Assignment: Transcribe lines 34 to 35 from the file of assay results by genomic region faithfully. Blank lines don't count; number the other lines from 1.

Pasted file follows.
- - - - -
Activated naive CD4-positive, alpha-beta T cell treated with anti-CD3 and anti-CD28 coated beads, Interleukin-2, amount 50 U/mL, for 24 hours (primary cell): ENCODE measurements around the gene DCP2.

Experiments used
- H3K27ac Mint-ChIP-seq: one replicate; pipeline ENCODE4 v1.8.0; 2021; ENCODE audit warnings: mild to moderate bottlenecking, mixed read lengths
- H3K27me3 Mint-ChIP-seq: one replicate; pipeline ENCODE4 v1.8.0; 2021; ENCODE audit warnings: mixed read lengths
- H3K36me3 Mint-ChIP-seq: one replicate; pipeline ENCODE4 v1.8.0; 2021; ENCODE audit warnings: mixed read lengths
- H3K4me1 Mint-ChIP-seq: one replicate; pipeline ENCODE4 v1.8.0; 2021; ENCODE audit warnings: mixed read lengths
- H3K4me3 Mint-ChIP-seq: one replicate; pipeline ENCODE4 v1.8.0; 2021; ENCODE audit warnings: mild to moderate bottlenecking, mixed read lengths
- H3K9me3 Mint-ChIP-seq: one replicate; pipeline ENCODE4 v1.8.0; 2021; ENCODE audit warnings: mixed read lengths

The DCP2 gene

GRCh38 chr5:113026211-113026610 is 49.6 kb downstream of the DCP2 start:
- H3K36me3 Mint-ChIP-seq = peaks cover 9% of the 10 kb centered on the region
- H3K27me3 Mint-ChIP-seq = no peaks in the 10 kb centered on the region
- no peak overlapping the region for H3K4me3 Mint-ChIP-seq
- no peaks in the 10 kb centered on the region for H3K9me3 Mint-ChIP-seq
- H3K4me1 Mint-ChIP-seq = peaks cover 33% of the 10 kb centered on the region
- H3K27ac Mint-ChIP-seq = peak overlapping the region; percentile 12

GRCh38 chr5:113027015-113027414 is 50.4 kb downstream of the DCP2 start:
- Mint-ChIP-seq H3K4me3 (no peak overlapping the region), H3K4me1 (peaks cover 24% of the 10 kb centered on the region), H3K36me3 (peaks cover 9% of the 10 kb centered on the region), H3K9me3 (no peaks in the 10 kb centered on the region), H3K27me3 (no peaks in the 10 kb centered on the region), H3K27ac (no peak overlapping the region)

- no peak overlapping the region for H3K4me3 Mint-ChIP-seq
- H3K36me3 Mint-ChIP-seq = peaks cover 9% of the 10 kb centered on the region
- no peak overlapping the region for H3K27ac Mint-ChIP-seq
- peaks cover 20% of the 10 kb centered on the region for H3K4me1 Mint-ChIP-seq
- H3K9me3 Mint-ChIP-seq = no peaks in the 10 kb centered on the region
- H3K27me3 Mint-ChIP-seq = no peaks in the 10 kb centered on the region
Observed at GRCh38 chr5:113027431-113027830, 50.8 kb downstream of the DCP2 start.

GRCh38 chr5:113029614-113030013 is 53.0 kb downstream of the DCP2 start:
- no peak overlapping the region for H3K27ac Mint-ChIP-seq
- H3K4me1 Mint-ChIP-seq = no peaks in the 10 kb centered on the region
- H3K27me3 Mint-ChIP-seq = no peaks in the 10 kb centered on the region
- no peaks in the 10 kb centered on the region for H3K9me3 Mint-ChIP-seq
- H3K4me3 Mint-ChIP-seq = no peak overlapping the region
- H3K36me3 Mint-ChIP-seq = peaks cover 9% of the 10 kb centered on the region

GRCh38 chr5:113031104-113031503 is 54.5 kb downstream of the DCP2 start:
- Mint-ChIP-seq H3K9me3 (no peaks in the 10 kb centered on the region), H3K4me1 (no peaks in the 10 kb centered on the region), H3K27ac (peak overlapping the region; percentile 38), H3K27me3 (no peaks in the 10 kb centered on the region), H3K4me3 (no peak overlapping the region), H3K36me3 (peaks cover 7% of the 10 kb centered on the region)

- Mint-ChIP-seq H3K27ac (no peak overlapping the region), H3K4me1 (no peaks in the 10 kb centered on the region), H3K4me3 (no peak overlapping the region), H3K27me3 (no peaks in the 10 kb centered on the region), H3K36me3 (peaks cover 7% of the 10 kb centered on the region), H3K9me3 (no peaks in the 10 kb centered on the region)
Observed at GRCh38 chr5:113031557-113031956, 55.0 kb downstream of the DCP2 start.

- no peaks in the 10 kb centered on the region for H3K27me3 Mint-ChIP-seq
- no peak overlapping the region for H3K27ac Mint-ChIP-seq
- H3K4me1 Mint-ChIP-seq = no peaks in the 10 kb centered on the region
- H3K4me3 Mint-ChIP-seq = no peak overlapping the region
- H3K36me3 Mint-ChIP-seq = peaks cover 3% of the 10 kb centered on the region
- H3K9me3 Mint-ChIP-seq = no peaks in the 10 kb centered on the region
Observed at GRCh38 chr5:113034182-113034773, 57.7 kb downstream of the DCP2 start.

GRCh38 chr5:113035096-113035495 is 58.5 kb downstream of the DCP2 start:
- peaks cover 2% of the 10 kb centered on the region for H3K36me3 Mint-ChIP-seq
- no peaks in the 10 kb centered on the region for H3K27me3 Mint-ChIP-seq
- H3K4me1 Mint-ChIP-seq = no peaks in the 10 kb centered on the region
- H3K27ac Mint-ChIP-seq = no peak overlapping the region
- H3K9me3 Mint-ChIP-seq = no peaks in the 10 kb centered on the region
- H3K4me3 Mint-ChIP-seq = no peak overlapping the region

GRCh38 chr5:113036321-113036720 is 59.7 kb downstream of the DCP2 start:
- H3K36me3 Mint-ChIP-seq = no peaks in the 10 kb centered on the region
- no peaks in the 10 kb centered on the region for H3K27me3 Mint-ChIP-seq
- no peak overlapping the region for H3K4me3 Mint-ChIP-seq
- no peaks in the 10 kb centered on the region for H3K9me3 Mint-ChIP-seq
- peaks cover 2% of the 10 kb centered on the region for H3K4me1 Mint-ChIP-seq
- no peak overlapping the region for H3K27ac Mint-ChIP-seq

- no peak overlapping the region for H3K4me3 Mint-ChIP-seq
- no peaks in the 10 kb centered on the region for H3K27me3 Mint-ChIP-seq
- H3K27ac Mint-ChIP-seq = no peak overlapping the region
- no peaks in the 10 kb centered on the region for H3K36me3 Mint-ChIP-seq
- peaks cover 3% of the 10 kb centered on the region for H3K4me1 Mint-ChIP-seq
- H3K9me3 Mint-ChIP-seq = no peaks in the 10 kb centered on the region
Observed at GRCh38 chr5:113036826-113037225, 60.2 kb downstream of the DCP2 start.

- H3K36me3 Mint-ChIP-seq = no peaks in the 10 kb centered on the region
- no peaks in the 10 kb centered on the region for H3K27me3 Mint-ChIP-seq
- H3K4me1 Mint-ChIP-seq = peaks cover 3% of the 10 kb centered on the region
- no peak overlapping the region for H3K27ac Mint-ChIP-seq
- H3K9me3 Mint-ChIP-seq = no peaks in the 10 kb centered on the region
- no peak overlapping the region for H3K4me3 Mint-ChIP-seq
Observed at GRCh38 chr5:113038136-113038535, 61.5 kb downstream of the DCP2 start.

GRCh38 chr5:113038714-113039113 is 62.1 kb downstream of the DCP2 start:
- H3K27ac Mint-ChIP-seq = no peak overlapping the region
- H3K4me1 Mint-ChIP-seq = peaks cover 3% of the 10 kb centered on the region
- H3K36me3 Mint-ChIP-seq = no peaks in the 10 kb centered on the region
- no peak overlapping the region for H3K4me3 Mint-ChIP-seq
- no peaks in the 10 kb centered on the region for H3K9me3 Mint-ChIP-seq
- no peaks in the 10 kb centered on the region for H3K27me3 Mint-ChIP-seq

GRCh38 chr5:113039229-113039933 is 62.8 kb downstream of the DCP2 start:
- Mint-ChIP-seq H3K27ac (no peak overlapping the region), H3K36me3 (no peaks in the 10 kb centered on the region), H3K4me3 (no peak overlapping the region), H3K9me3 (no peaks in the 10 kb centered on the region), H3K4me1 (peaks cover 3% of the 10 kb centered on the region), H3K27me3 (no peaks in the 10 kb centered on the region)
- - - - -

- Mint-ChIP-seq H3K9me3 (no peaks in the 10 kb centered on the region), H3K4me1 (no peaks in the 10 kb centered on the region), H3K27ac (peak overlapping the region; percentile 38), H3K27me3 (no peaks in the 10 kb centered on the region), H3K4me3 (no peak overlapping the region), H3K36me3 (peaks cover 7% of the 10 kb centered on the region)

- Mint-ChIP-seq H3K27ac (no peak overlapping the region), H3K4me1 (no peaks in the 10 kb centered on the region), H3K4me3 (no peak overlapping the region), H3K27me3 (no peaks in the 10 kb centered on the region), H3K36me3 (peaks cover 7% of the 10 kb centered on the region), H3K9me3 (no peaks in the 10 kb centered on the region)